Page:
Thursday, December 15, 2005

A call for help from our neighborhood

As you may have noticed, I am trying to make this a bit of an "action" blog. I intend to include brief things anyone can do, in the hopes that some of the visitors will do them. Of course, everyone wants your time and energy, and you can't do everything others want you to do or you'll never have time for yourself or the things you consider important.

With that in mind, and realizing that everyone has limited patience, I will post no more than two "action agenda" items per day. Hopefully some of us will be able to take action on them.

Here's today's issue. Mountain top removal. Yes, it's exactly like it sounds. It's a hideous system designed to maximise profits for coal mining compaines and the people who own them, and is destroying much of the Appalachian Mountain's beauty and economic future. Here are the words from the mouths of the activists fighting this battle. I proudly put their information here, and ask all my readers to take a look and sign their petition, which is right here.

Here's the letter Chad, the treasurer of the West Virginia Green Party sent me. I thank him for it, and all Greens working on this issue. It is my mountains you are trying to save, regardless of where I live. And I appreciate it.

Gregg,

I don't know if you take requests, but would you consider posting the following letter on your blog? I'm hoping that other state Green parties and the national party will take a close look at the MTR issue and support the efforts of groups like Coal River Mountain Watch. Taking a collective stand here would really help our efforts in Kentucky, eastern Tennessee, and West Virginia gain a foothold and some legitimacy in the central Appalachian region. They specifically asked the GPWV for our help.
The link to sign their petition is: here.

Thanks,

Chad Edwards
GPWV Treasurer
and blogger at Appalachian Greens


Dear Conscientious Citizens and Organizations,

Recent media reports promoting integrated gasification combined cycle (IGCC) coal power plants and coal fuel liquefaction as clean energy sources seriously undermine the movement in Appalachia to save our homes, communities, and environment from the ravages of mountaintop removal (MTR) coal mining. Even IGCC plants add pollutants and greenhouse gases rather than replacing older plants. Research funding for unproven, risky ideas such as carbon sequestration would be better spent on solar and wind solutions. But regardless of new coal plants’ methods, the nightmares created by MTR will haunt our homeland forever. There is no such thing as clean coal technology as long as coal is produced by raping the land and oppressing the people.

The MTR process begins with clear-cutting thousands of acres of some of the world’s most biologically diverse temperate hardwood forests. Much of the timber is either burned or buried. Then, tons of explosives, the same mix used in the 1995 Oklahoma City bombing, are detonated to loosen the rock. Three million pounds per day are currently detonated in West Virginia alone. In a week’s time, this is nearly the same net explosive force used on Hiroshima. And this goes on week after week.

Then, the topsoil and rubble are dumped into nearby valleys. These valley fills have buried or negatively impacted over 1,200 miles of Appalachian streams so far. Valley fills often fail, causing damage to nearby homes and streams. The coal is extracted layer by layer, and then coal companies “reclaim” the land by coating it with a thin layer of topsoil substitute and nonnative grass seed. Over 600 square miles of West Virginia’s mountains have been leveled this way.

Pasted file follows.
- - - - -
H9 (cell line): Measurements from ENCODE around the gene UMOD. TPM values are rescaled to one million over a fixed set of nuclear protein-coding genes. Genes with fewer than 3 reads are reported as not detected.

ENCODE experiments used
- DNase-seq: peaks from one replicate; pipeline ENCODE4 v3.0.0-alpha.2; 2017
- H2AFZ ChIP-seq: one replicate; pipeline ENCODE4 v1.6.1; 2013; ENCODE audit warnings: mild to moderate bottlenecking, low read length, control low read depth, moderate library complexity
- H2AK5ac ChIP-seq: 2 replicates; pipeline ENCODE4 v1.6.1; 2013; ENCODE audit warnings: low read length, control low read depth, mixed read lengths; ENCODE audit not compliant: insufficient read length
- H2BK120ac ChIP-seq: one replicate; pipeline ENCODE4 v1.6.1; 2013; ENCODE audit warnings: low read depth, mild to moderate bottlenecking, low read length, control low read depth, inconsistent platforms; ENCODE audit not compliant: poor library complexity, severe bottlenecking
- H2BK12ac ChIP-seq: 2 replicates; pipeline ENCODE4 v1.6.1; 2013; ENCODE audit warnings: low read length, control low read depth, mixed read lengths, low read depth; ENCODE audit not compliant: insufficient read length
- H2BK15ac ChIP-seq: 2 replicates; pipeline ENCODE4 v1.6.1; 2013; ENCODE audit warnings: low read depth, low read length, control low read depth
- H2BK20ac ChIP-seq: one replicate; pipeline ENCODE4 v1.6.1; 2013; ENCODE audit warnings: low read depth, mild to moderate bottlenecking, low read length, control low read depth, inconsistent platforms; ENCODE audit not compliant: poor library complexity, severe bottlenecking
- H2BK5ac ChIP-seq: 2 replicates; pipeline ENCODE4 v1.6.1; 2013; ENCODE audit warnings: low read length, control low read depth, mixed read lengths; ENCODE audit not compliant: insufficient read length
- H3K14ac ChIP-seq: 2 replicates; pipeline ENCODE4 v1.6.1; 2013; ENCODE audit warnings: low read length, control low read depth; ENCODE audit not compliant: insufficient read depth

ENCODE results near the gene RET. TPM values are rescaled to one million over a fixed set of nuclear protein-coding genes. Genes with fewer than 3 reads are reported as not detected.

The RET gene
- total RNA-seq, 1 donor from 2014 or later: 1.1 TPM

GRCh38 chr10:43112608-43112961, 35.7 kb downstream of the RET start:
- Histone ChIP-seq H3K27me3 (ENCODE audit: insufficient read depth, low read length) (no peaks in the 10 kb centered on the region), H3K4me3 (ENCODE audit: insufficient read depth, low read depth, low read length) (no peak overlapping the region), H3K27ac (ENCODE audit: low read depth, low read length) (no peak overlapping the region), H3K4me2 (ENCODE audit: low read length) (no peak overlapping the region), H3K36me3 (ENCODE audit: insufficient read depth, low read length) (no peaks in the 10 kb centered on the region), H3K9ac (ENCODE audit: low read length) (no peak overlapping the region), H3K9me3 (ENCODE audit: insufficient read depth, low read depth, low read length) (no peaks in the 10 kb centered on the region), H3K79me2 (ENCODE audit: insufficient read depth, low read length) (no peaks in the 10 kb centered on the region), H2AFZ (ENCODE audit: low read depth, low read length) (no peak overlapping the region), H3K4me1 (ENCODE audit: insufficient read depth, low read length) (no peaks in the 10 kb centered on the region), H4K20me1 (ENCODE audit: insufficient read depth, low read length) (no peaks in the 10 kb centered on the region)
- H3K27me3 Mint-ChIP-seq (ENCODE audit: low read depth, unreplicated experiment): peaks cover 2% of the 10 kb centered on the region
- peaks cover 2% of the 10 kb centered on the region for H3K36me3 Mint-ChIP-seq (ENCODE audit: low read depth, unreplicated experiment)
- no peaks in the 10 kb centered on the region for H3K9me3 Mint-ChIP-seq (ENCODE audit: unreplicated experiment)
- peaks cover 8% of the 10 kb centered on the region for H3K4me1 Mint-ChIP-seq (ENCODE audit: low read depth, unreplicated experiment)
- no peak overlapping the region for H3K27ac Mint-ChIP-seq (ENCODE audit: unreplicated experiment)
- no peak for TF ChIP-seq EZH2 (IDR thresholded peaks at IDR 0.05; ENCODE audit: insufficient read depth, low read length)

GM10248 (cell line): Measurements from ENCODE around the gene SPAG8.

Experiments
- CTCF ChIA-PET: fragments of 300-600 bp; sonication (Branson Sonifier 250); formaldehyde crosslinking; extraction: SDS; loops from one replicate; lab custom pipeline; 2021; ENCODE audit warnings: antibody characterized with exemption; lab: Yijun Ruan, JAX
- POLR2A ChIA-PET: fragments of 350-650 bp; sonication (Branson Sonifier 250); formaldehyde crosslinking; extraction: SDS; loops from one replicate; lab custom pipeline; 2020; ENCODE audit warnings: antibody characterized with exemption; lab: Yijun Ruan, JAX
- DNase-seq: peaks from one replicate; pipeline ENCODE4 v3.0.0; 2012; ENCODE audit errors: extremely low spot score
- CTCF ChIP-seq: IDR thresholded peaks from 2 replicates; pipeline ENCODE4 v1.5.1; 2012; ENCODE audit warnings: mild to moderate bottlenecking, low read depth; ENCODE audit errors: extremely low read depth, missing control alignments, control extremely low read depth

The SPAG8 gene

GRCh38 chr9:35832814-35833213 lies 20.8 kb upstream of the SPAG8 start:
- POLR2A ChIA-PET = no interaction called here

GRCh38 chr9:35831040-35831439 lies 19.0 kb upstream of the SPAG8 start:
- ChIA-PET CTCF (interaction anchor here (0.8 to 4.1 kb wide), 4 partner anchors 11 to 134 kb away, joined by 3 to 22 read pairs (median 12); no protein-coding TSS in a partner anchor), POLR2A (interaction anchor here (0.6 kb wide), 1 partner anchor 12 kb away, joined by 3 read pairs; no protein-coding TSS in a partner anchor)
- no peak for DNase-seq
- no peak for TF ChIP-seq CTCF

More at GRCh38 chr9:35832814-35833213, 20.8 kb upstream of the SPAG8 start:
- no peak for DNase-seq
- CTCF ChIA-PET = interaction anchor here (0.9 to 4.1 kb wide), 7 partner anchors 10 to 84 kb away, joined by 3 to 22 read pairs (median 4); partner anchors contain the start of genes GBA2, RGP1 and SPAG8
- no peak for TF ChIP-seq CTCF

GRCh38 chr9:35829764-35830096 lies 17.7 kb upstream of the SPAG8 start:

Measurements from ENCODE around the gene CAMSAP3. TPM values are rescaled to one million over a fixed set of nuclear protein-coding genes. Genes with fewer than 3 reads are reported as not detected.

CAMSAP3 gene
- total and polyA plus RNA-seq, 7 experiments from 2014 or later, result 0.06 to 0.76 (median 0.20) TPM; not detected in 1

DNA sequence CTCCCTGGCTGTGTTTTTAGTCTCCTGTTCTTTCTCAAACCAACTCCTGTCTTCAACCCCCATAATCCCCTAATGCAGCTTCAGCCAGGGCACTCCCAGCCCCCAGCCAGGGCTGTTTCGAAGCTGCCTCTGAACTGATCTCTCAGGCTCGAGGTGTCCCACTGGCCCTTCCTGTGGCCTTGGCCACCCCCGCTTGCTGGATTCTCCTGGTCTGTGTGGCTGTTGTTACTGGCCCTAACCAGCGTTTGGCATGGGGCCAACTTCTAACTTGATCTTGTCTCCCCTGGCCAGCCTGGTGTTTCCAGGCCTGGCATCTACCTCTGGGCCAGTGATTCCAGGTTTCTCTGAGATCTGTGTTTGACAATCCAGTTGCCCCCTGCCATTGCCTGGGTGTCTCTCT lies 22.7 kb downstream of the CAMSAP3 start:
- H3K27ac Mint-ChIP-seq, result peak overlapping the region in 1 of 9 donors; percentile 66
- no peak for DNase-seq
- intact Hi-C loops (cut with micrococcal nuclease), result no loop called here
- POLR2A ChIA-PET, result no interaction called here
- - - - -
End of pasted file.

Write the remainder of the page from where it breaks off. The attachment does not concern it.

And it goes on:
The barren land, devoid of trees, undergrowth, topsoil, and natural drainage, sheds rainwater to create catastrophic floods. A dozen people have been killed in recent years, and hundreds of homes destroyed or damaged. West Virginia recently led the nation in FEMA relief, relief that rarely covers damages to homes and land. People whose families have lived in the same area for hundreds of years have been displaced, adding cultural devastation to the physical devastation.

The coal is prepared for market in processing plants that use a mysterious mix of chemicals to remove impurities. The washed-out heavy metals and cleaning compounds are stored in multibillion-gallon toxic waste ponds—sludge dams—placed precariously above homes, communities, and schools. One of these dams failed at Buffalo Creek, WV, in 1972, killing 125 people. Another failed in Kentucky in 2000, polluting over 100 miles of streams, killing 1.6 million fish, and destroying water supplies for 27,000 people. Over 150 of these dams threaten the residents of southern West Virginia, including the 230 students at Marsh Fork Elementary School attending class 400 yards from a seeping, 2.8 billion-gallon dam. These students also breathe coal dust from the coal silo loading trains 220 feet from their school. The list of problems goes on and on.

As friends and allies in the defense of Earth and all Humanity, we ask you to heed our call. All of us who care about the health of our children and our planet must identify, challenge, and eliminate the oxymoron "clean coal" when we see or hear it. We invite you to join our fight against those who plunder our planet and poison our children. Join us in fighting mountaintop removal, fighting dirty coal power plants, and supporting renewable energy. We look forward to your reply.

Sincerely,

Janice Nease
Executive Director
Coal River Mountain Watch

We the undersigned are opposed to the use of the term "Clean Coal" and opposed to destructive mining practices. We support truly renewable energy technologies because coal is so destructive in its mining, processing, and combustion.
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